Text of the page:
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Epic Win For Anonymous
How 4Chan's Army Conquered the Web
This is the story of the 'Anti-Facebook': a site that radically encourages anonymity. It was the 4chan group Anonymous which famously defended WikiLeaks founder Julian Assange by hacking and taking down MasterCard's and Visa's websites. Longtime blogger and member Cole Stryker writes with a voice that is engrossingly informative and approachable. Whether examining the Anonymous-provoked Jessi Slaughter saga and how cyberbullying is part of our new reality, or explaining how Sarah Palin's email account was leaked, Epic Win for Anonymous proves the group's transformative cultural impact, how it has influenced - and how such groups will increasingly influence - society at large.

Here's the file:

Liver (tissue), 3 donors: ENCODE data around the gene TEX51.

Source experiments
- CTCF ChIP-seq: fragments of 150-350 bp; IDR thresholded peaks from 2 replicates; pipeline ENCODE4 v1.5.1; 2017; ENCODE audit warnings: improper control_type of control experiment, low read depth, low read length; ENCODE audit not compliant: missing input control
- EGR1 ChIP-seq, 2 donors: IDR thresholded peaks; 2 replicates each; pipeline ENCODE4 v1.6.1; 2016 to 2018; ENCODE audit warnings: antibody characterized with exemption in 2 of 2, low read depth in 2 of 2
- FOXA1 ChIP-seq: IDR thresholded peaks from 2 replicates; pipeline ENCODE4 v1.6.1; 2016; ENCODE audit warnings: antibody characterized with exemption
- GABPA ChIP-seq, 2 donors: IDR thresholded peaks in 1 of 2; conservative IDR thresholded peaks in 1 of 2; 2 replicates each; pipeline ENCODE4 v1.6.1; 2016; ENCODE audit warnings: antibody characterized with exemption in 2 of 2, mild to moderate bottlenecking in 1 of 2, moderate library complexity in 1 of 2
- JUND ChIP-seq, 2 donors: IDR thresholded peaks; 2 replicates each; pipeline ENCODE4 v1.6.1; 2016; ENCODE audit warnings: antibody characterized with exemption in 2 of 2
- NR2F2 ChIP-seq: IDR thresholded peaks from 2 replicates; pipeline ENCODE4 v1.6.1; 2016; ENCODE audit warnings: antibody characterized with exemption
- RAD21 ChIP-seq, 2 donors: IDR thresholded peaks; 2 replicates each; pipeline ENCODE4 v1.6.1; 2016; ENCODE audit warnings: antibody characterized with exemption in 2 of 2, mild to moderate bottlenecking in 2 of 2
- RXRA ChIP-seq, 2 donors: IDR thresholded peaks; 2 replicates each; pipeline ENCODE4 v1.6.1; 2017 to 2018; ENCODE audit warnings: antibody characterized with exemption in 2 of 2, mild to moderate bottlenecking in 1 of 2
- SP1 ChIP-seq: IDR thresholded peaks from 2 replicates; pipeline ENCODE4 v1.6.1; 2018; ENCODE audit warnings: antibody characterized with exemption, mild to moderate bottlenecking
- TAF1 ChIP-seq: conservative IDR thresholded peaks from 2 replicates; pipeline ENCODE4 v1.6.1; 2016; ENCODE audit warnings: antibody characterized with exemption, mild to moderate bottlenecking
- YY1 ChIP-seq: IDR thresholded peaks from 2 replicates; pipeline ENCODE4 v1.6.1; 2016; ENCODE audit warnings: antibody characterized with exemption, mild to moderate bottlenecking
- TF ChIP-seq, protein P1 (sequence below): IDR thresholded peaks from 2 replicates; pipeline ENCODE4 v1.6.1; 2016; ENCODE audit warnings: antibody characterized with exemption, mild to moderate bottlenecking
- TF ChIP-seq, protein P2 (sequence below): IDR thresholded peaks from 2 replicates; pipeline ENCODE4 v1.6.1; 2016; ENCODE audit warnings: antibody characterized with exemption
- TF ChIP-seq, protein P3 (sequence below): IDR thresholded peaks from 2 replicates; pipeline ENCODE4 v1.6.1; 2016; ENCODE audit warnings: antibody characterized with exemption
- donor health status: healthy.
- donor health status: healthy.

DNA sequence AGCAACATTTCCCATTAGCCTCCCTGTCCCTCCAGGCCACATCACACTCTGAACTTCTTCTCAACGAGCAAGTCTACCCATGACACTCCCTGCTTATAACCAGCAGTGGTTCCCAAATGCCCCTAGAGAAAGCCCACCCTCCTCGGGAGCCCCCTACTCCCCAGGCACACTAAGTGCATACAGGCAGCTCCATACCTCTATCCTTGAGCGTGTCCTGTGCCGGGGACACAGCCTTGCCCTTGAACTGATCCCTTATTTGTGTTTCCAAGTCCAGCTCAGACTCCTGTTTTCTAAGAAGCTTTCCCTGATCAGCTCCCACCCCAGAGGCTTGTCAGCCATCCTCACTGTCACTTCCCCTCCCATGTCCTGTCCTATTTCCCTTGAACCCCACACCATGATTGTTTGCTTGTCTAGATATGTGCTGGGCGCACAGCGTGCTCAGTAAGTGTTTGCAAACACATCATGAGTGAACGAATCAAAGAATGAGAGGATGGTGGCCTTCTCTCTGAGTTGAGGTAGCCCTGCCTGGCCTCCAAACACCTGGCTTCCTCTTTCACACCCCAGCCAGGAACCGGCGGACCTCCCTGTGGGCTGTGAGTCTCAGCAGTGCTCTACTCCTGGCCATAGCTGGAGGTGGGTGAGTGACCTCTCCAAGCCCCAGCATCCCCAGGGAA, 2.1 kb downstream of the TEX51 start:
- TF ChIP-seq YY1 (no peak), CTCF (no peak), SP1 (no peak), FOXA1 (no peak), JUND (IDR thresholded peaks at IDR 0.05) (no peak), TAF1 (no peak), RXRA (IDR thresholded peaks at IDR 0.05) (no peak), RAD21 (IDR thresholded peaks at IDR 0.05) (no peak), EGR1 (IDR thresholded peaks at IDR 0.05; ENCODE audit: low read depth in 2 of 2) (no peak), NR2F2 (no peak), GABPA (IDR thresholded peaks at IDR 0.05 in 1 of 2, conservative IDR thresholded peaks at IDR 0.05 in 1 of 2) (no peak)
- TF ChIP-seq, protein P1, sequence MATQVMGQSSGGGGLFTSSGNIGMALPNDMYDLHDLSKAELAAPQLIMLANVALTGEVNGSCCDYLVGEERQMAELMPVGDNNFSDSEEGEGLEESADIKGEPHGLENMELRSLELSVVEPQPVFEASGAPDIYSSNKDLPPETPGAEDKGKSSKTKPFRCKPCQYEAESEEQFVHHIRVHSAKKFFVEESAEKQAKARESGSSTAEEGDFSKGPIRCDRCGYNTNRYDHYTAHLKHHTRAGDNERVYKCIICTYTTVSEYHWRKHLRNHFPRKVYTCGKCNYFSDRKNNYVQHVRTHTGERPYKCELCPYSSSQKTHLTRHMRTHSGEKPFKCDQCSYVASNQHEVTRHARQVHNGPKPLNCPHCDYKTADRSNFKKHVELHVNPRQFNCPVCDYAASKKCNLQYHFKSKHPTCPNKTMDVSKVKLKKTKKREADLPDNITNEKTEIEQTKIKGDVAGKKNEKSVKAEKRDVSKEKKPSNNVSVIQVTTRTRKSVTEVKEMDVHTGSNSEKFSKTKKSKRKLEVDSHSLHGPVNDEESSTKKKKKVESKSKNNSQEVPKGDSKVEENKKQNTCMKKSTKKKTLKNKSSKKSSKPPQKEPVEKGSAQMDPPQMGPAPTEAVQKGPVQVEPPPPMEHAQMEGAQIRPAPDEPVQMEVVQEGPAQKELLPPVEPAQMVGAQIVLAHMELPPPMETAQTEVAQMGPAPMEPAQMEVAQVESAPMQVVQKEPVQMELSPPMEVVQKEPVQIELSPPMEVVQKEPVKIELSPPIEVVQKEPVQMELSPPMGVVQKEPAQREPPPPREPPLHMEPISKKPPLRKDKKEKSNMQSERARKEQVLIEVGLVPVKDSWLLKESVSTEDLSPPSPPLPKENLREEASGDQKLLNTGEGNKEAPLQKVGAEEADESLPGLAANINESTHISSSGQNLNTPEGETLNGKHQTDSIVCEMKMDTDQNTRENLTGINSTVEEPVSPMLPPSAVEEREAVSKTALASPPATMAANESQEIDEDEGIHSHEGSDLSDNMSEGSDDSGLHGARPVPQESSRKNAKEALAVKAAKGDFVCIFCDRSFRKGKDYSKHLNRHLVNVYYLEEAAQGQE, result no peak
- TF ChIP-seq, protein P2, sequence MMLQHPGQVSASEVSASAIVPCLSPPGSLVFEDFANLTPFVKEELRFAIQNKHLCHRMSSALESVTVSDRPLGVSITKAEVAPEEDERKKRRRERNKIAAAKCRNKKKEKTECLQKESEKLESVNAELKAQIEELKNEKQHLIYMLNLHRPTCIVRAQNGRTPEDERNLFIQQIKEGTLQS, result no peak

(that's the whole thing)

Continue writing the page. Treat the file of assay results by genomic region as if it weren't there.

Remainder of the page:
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'Like it or hate it, 4chan is an important cultural force - It is a huge site, and so many internet memes are formed there, it's hard to ignore it' June Cohen, executive producer of TED media 'One of the largest forums on the Internet - one of the darkest corners of the Web' New York Times 'Here's a short list of what 4chan has been blamed or lauded for, depending on your perspective: they started a version of Lolcats, probably the Internet's top meme - They started the 'Rickroll,' a trick where you click on a link you want to see, but instead you're brought to a YouTube video of Rick Astley's "Never Gonna GiveYou Up" [and] they spread a rumor that Steve Jobs had a heart attack, and the shares of Apple dropped $10' Vanity Fair